Sergio Meira S.C.O. meira at RUF.RICE.EDU
Sat Apr 19 04:30:34 UTC 1997

> > It *is* possible to show that questions are derived from statements, in
> > certain frameworks.

Are rules then totally 'out'? Or could it be said that they are at least
good approximations for certain patterns in certain cases (though not
always and without any 'deep', 'cosmic' theoretical status)?

My perspective is that of a descriptivist. I do wonder about how the mind
works, and how exactly people can get the sentences they use. But... in
terms of describing a language, writing a grammar... Has any theory got a
better way of describing e.g. the English NP 's NP possessive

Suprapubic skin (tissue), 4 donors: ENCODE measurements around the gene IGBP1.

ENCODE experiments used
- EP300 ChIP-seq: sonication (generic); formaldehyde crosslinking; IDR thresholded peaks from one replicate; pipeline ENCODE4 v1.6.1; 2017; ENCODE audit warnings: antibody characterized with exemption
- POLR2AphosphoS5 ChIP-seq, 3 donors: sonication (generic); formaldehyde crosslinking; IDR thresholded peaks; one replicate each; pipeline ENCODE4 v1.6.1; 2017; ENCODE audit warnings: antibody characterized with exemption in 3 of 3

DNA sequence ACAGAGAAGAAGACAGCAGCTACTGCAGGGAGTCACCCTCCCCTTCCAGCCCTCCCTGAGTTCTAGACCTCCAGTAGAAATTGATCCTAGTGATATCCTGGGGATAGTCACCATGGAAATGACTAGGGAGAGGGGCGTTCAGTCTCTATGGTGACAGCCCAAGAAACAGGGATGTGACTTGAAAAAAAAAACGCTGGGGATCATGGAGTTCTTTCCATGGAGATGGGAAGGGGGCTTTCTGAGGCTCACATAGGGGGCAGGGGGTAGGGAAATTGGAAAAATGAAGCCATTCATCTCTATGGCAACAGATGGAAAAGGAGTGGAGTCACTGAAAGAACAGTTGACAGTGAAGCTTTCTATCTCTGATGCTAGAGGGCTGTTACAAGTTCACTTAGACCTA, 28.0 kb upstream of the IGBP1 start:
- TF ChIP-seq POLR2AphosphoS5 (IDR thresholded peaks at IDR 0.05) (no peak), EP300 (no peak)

construction that via a rule or diagram (regardless of what *really* goes
on in the speaker's mind)?

It sometimes seems to me that there are (many?) different endeavors that
get mixed in linguistics-- e.g. that of describing the grammar of an
unknown language, that of finding 'universal patterns' and accounting for
them, that of explaining how speakers can 'do language' the way they do
(taking e.g. neurology or psychology into account). Maybe these things
should be kept separate more clearly.

Sergio Meira

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